including The New York Times decided not to publish the results of its recount of
the votes in the disputed presidential election in Florida; it was believed it would
undermine the legitimacy of the president.
Government censorship has become more and more overt. For a short while
President Bush said he was going to curtail military and intelligence briefings to
Congress. This would have cut the Congress out of the war making process and
left all decisions in the hands of the President -- an act both dangerous and
unconstitutional. Luckily, the president reversed himself within a few days, but
whether he is giving Congress a full report is unknown.
However, the press receives very little information; it receives briefings
general nature about military affairs, but reporters are not permitted to
accompany the troops onto the aircraft carriers or even into Oman, where Army
Rangers are based. Nor has there been full access to government officials; many
have refused to answer requests for interviews. These are the most severe
restrictions on the press probably in U.S. history, and certainly since before
World War II.
The most remarkable act of censorship was the government's request that
five major TV networks not fully air the prerecorded statements of Osama bin
Laden and his associates. The White House claimed it did not want bin Laden's
propaganda messages about killing Americans widely broadcast, and that the
statements might contain secret codes. Neither reason made much sense: bin
Laden's statements are already widely available around the world, and airing them
in the United States would more likely build support for the war among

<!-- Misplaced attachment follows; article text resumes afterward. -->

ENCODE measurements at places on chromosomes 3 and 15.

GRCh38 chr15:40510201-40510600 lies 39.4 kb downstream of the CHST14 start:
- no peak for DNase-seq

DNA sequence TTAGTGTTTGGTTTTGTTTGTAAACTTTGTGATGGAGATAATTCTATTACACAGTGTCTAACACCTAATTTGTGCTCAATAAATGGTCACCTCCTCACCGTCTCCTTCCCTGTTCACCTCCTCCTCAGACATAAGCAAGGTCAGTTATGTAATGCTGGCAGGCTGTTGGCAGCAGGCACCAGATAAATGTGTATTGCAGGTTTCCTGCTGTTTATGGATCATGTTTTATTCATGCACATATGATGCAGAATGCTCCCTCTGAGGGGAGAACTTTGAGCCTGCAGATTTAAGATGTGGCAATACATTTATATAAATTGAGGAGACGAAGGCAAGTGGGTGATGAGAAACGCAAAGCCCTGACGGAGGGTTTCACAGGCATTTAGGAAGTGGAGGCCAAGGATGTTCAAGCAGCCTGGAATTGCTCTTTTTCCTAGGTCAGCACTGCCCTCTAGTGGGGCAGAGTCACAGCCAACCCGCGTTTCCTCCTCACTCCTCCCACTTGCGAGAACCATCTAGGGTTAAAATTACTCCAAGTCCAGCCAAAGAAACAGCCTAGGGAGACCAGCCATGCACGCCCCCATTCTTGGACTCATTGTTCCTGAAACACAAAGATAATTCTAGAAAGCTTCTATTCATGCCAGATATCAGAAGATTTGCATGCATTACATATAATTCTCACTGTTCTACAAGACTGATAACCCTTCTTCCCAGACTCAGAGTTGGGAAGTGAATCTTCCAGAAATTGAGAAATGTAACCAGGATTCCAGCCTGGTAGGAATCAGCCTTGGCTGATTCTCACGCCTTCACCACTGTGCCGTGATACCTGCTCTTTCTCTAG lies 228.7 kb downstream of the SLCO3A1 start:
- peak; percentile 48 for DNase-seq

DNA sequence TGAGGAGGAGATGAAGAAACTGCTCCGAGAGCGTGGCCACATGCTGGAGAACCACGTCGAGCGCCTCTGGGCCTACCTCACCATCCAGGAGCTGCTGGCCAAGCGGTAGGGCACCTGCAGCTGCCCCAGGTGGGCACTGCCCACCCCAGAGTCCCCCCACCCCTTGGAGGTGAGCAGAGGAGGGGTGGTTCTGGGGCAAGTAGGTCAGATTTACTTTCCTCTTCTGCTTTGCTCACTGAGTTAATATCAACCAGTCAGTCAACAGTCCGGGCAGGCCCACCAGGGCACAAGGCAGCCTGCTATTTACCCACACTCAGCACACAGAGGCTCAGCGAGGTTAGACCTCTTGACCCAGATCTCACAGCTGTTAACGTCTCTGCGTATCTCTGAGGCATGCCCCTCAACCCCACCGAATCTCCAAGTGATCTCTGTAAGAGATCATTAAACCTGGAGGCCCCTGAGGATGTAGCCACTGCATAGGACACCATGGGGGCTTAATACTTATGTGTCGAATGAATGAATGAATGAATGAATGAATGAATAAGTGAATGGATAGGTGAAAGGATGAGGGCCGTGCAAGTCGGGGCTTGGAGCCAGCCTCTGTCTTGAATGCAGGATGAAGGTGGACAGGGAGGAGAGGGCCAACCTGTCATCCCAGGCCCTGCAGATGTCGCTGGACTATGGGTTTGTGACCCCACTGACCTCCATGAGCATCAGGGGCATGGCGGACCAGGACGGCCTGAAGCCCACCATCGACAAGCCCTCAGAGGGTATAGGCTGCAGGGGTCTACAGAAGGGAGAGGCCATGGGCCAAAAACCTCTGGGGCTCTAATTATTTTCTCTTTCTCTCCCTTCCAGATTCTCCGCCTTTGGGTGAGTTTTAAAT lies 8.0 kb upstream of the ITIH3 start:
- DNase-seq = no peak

Americans, not undermine it. As for secret messages, the government admits that
none have been found. Nonetheless, the TV networks agreed not to run the
tapes, and the government has extended its request to print media.
The United States has always prided itself on its constitutional protection
speech and a free press, a freedom considered especially important at times of
war when vigorous public debate is essential to a democracy.
It is not uncommon for governments to reach for draconian law enforcement
solutions in times of war or national crisis. It has happened often in the United
States and elsewhere. We should learn from historical example: times of
hysteria, of war, and of instability are not the times to rush to enact new laws
that curtail our freedoms and grant more authority to the government and its
intelligence and law enforcement agencies.
The U.S government has conceptualized the war against terrorism as a
war, a war without boundaries. Terrorism is frightening to all of us, but it's
equally chilling to think that in the name of antiterrorism our government is
willing to suspend constitutional freedoms permanently as well.